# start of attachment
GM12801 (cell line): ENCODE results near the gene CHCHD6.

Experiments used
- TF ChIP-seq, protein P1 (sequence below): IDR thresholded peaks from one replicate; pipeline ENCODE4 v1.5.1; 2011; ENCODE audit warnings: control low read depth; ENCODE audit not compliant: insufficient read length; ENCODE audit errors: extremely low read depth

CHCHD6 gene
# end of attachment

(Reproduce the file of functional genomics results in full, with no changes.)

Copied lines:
GM12801 (cell line): ENCODE results near the gene CHCHD6.

Experiments used
- TF ChIP-seq, protein P1 (sequence below): IDR thresholded peaks from one replicate; pipeline ENCODE4 v1.5.1; 2011; ENCODE audit warnings: control low read depth; ENCODE audit not compliant: insufficient read length; ENCODE audit errors: extremely low read depth

CHCHD6 gene